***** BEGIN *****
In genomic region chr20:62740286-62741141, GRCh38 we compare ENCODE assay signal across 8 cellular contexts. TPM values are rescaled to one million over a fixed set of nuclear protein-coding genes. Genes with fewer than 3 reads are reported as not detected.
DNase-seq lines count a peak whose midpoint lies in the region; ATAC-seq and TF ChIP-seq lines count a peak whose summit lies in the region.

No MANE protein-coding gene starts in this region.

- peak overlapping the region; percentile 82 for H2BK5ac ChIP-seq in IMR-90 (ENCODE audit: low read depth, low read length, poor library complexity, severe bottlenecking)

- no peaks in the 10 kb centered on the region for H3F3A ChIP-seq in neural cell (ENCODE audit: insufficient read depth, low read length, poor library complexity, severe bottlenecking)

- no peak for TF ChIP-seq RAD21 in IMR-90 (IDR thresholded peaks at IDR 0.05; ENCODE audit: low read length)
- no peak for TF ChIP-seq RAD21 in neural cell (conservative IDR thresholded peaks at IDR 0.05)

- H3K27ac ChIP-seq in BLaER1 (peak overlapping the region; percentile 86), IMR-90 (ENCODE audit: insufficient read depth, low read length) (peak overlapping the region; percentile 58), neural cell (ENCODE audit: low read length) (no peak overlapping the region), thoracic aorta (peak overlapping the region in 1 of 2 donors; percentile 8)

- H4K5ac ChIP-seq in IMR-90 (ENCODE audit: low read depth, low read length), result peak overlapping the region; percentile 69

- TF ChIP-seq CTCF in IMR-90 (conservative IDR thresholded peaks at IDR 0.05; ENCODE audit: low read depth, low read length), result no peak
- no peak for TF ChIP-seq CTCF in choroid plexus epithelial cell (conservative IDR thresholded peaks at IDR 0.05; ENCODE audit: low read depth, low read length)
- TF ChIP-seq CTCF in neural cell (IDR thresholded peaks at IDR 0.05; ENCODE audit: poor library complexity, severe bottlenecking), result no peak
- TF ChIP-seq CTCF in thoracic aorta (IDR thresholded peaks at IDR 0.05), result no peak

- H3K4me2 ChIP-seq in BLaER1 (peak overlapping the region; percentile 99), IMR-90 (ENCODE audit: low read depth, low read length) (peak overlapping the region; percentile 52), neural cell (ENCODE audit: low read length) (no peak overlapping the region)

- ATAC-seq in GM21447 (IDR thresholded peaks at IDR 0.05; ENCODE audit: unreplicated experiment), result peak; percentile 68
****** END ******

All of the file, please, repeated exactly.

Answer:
In genomic region chr20:62740286-62741141, GRCh38 we compare ENCODE assay signal across 8 cellular contexts. TPM values are rescaled to one million over a fixed set of nuclear protein-coding genes. Genes with fewer than 3 reads are reported as not detected.
DNase-seq lines count a peak whose midpoint lies in the region; ATAC-seq and TF ChIP-seq lines count a peak whose summit lies in the region.

No MANE protein-coding gene starts in this region.

- peak overlapping the region; percentile 82 for H2BK5ac ChIP-seq in IMR-90 (ENCODE audit: low read depth, low read length, poor library complexity, severe bottlenecking)

- no peaks in the 10 kb centered on the region for H3F3A ChIP-seq in neural cell (ENCODE audit: insufficient read depth, low read length, poor library complexity, severe bottlenecking)

- no peak for TF ChIP-seq RAD21 in IMR-90 (IDR thresholded peaks at IDR 0.05; ENCODE audit: low read length)
- no peak for TF ChIP-seq RAD21 in neural cell (conservative IDR thresholded peaks at IDR 0.05)

- H3K27ac ChIP-seq in BLaER1 (peak overlapping the region; percentile 86), IMR-90 (ENCODE audit: insufficient read depth, low read length) (peak overlapping the region; percentile 58), neural cell (ENCODE audit: low read length) (no peak overlapping the region), thoracic aorta (peak overlapping the region in 1 of 2 donors; percentile 8)

- H4K5ac ChIP-seq in IMR-90 (ENCODE audit: low read depth, low read length), result peak overlapping the region; percentile 69

- TF ChIP-seq CTCF in IMR-90 (conservative IDR thresholded peaks at IDR 0.05; ENCODE audit: low read depth, low read length), result no peak
- no peak for TF ChIP-seq CTCF in choroid plexus epithelial cell (conservative IDR thresholded peaks at IDR 0.05; ENCODE audit: low read depth, low read length)
- TF ChIP-seq CTCF in neural cell (IDR thresholded peaks at IDR 0.05; ENCODE audit: poor library complexity, severe bottlenecking), result no peak
- TF ChIP-seq CTCF in thoracic aorta (IDR thresholded peaks at IDR 0.05), result no peak

- H3K4me2 ChIP-seq in BLaER1 (peak overlapping the region; percentile 99), IMR-90 (ENCODE audit: low read depth, low read length) (peak overlapping the region; percentile 52), neural cell (ENCODE audit: low read length) (no peak overlapping the region)

- ATAC-seq in GM21447 (IDR thresholded peaks at IDR 0.05; ENCODE audit: unreplicated experiment), result peak; percentile 68